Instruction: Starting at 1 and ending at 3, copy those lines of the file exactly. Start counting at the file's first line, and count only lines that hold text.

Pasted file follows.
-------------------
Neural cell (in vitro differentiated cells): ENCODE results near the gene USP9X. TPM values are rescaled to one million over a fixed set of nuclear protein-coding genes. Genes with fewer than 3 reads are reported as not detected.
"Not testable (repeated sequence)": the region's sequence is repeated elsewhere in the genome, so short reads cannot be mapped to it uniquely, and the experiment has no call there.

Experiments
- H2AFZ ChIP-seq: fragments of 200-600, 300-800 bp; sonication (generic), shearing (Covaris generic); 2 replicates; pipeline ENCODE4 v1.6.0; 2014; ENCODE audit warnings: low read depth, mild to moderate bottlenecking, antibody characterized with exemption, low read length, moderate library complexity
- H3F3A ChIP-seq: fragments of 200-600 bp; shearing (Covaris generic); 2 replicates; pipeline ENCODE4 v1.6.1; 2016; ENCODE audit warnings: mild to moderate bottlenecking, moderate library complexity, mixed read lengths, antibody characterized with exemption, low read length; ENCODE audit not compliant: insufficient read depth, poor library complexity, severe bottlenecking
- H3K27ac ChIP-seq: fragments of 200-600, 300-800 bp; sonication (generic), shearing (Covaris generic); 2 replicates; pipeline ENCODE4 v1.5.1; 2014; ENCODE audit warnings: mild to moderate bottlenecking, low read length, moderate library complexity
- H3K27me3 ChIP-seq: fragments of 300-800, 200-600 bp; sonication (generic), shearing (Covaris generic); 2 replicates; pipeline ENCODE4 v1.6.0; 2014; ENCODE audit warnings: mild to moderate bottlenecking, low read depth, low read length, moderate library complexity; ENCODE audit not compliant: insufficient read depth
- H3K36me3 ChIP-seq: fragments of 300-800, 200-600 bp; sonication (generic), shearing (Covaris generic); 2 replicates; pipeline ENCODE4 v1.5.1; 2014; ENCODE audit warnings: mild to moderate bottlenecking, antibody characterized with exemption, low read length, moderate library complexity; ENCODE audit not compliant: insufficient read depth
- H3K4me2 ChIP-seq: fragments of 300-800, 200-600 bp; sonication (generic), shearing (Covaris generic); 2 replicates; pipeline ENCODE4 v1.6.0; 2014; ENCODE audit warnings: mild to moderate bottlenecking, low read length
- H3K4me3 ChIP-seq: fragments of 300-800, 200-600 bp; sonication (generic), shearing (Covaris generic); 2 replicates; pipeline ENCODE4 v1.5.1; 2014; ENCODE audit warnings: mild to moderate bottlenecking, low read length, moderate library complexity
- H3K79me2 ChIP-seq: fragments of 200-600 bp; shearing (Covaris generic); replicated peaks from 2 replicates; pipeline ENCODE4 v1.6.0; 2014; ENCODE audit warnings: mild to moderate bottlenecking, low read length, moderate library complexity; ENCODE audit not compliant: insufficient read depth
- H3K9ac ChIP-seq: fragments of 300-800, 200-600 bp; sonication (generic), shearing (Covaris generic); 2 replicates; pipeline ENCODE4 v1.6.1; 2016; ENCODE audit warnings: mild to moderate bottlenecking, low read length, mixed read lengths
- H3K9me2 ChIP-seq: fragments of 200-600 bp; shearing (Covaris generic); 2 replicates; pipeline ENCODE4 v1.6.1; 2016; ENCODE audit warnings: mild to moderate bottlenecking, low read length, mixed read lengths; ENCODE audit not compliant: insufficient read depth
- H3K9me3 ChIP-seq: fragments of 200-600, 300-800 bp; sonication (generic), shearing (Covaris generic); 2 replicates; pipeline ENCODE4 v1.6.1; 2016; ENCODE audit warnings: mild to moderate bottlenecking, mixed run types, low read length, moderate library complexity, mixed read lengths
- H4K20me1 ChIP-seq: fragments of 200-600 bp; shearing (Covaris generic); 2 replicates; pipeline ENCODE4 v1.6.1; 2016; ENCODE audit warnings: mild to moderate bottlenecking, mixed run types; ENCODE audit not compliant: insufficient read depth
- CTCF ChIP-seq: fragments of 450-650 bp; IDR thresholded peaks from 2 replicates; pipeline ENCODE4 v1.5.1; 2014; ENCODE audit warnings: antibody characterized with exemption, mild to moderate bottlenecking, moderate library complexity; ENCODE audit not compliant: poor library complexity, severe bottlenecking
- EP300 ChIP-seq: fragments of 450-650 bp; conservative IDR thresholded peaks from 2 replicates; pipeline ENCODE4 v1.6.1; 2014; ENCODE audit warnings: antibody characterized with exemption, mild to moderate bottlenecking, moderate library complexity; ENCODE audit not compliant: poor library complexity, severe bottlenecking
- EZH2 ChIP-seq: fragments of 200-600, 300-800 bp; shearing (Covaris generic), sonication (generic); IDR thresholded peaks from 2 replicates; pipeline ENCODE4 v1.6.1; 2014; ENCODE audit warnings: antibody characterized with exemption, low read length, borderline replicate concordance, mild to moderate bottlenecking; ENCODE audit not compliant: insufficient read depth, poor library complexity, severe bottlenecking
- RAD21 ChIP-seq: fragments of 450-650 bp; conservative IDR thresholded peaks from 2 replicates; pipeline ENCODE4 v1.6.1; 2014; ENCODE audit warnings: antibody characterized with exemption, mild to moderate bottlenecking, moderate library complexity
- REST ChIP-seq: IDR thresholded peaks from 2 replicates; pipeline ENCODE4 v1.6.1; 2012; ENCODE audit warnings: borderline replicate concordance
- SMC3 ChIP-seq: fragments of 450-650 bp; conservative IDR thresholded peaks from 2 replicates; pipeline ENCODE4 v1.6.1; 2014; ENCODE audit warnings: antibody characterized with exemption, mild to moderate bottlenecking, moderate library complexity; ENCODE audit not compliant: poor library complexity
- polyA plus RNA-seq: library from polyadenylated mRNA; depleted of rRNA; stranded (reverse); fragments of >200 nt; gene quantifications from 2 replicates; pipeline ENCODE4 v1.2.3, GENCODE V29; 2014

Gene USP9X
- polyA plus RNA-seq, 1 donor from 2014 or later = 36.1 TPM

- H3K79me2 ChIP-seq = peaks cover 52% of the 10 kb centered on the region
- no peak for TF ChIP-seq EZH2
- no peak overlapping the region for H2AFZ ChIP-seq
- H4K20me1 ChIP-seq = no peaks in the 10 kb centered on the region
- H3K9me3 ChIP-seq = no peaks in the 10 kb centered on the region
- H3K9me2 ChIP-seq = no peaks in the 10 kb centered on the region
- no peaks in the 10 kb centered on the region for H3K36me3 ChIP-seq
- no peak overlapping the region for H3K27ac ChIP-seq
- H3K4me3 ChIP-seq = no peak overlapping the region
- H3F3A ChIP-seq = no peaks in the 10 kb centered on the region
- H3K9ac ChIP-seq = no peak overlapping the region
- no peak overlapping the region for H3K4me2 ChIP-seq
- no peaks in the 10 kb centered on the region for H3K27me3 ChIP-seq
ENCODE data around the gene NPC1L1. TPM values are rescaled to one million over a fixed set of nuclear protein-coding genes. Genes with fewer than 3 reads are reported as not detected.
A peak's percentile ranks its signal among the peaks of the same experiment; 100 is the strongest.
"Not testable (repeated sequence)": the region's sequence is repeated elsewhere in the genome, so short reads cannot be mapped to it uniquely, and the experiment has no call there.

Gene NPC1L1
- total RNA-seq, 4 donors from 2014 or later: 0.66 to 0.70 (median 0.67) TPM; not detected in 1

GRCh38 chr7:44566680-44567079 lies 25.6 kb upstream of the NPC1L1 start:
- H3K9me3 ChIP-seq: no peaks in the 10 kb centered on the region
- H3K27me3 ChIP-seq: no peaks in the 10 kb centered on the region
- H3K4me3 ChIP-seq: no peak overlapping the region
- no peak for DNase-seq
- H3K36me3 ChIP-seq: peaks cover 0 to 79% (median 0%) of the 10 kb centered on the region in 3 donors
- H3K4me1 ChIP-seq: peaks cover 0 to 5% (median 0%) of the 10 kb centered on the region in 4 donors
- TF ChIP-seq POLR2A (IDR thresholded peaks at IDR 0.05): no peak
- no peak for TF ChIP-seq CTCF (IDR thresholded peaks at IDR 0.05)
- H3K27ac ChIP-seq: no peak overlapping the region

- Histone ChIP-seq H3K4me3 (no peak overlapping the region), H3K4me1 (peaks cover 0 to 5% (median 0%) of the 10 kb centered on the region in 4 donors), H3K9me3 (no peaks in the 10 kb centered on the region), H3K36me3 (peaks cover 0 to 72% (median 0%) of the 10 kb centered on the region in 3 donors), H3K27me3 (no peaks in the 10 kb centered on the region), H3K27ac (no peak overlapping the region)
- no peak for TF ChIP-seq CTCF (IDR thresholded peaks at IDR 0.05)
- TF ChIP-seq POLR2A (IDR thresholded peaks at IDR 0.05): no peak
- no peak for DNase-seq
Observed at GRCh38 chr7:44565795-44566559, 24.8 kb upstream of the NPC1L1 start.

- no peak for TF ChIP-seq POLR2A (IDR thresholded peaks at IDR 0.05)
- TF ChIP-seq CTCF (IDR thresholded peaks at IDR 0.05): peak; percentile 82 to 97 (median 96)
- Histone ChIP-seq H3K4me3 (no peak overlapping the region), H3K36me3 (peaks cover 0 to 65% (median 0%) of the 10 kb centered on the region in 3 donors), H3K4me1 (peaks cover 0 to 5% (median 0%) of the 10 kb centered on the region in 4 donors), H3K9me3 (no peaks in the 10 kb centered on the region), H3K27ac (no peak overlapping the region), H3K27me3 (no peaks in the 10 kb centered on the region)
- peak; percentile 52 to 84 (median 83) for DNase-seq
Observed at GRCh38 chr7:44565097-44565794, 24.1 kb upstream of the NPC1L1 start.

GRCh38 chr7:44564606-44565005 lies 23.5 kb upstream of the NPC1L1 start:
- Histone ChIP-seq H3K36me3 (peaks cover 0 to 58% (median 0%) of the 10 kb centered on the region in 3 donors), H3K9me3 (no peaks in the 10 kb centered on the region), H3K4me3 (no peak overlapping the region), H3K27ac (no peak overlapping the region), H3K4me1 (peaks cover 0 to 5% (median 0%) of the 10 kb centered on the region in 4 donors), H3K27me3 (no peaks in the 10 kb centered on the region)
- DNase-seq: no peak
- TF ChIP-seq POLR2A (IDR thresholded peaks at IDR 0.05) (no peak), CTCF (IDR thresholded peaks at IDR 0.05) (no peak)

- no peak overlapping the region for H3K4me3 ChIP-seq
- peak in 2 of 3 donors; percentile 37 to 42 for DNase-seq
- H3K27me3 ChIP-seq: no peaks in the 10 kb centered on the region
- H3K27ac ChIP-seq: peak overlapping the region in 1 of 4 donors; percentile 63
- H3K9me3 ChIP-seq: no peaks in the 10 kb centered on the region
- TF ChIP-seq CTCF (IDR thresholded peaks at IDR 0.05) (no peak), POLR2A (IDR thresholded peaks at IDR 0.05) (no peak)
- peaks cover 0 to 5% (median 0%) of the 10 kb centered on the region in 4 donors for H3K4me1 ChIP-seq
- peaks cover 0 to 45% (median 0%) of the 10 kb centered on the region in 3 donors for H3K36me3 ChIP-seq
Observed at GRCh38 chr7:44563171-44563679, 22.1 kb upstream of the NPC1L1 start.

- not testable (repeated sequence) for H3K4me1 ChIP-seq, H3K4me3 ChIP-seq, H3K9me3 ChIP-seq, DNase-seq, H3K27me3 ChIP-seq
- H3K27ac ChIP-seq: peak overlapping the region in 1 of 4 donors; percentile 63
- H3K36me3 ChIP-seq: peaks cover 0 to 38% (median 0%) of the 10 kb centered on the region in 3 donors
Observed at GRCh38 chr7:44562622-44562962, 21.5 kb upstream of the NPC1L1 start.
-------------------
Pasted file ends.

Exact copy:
Neural cell (in vitro differentiated cells): ENCODE results near the gene USP9X. TPM values are rescaled to one million over a fixed set of nuclear protein-coding genes. Genes with fewer than 3 reads are reported as not detected.
"Not testable (repeated sequence)": the region's sequence is repeated elsewhere in the genome, so short reads cannot be mapped to it uniquely, and the experiment has no call there.

Experiments